The multi-million dollar partnership in gene discovery and molecular breeding for forest trees between ArborGen and Scion NZ has been extended.
The two companies started their partnership arrangement in 2006. They successfully identifyied gene-traits associated with wood quality improvements in pine trees. The research conducted at ArborGen discovered more than one hundred new genes for testing in Loblolly Pine.
The companies expect the partnership to focus on developing and applying the valuable traits of trees over the next three years. The most valuable traits they hope to determine are improved growth and superior wood quality, for applications that suit biomaterials and traditional commercial forestry.
President and CEO of ArborGen, Barbara Wells, Ph.D., noted that “Our ongoing partnership with Scion brings together two leaders in forestry biotechnology, creating exciting synergies for breakthrough discoveries and product development.”
Scion’s CEO, Tom Richardson, Ph.D., looking to the future, said he expects major changes in plantation forests, as their work progresses. Richardson foresees not only traditional forest products, but also trees being grown for a wider range of purposes. The traditional forest products include bioenergy, manufacturing and other bio-based products.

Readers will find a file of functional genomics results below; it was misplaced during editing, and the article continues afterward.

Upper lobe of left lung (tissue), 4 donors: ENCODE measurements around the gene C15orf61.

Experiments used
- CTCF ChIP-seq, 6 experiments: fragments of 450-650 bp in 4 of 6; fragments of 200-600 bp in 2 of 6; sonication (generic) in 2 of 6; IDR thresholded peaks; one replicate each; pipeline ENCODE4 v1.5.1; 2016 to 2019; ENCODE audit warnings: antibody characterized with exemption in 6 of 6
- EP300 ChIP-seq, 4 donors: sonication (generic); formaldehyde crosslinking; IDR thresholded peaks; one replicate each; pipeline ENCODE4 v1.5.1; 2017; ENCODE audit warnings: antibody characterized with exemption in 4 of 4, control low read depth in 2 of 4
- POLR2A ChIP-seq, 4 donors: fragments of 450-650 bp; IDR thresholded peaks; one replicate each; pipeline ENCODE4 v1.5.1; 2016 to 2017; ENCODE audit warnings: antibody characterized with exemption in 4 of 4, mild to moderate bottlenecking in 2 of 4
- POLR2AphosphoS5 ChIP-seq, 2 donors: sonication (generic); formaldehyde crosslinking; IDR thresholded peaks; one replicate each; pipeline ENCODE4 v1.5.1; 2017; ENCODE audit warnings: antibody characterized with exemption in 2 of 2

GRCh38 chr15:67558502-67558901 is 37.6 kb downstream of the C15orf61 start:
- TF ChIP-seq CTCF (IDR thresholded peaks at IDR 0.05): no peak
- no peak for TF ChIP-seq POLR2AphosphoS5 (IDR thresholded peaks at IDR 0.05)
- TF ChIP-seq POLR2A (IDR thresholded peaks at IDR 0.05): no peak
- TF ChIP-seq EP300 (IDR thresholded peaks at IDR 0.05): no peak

Already, the two companies have developed a pipeline of lead candidates and they expect the rate of new discoveries to accelerate. Speaking about the partnership with ArborGen, Richardson said it has, “already led to discoveries for enhancing growth and wood characteristics in trees. The groundwork done to date provides a solid foundation for this partnership to deliver value to forestry in the future.”
The collaboration between the two companies has significant potential for the future of forestry.
Elspeth MacRae, Ph.D., group manager of bioproduct development at Scion and Maud Hinchee, Ph.D., chief science officer at ArborGen said that even small incremental improvements in growth or wood density across the millions of trees planted annually in the United States and New Zealand will improve per acre productivity. These enhancements alone are expected to relieve pressure on native forests at the same time as satisfying the increasing demand for wood, fiber and energy.
ArborGen Australasia’s general manager, Greg Mann, said “ArborGen is dedicated to improving tree performance and the productivity of purpose grown trees for a growing global economy. From bioenergy to pulp and paper, packaging, and lumber, trees produce through this partnership will produce more of what we need far more efficiently than we can do currently.”
The major problems for forests include the never-ending increase in demand, plus issues that reduce supply, such as pollution, climate change, disease and insects. ArborGen said biotechnology has the potential to solve many of the problems facing forests around the world.